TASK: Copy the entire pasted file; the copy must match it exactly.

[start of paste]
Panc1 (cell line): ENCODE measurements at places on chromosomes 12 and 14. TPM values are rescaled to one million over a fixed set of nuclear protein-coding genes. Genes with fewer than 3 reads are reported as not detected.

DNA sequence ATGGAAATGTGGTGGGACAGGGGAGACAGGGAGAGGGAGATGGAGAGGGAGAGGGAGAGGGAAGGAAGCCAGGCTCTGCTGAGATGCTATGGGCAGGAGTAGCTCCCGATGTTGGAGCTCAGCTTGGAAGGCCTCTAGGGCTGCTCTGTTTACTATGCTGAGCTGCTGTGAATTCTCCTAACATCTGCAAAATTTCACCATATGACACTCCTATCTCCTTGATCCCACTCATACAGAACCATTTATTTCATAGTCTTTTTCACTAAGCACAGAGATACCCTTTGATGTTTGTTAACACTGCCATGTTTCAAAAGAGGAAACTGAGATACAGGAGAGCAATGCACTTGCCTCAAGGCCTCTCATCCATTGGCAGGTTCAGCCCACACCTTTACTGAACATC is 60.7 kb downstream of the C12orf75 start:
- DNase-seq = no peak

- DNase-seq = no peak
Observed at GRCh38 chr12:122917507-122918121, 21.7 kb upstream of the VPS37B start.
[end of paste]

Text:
Panc1 (cell line): ENCODE measurements at places on chromosomes 12 and 14. TPM values are rescaled to one million over a fixed set of nuclear protein-coding genes. Genes with fewer than 3 reads are reported as not detected.

DNA sequence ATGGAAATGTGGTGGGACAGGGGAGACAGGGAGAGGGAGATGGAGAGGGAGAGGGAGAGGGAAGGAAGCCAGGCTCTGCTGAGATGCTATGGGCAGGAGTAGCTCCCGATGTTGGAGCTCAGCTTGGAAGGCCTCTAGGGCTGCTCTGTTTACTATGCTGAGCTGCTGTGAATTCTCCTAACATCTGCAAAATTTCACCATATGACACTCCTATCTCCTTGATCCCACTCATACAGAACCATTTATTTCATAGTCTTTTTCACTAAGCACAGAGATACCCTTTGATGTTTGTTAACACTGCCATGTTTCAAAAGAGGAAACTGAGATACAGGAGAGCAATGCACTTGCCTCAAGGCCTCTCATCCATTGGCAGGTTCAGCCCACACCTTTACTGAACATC is 60.7 kb downstream of the C12orf75 start:
- DNase-seq = no peak

- DNase-seq = no peak
Observed at GRCh38 chr12:122917507-122918121, 21.7 kb upstream of the VPS37B start.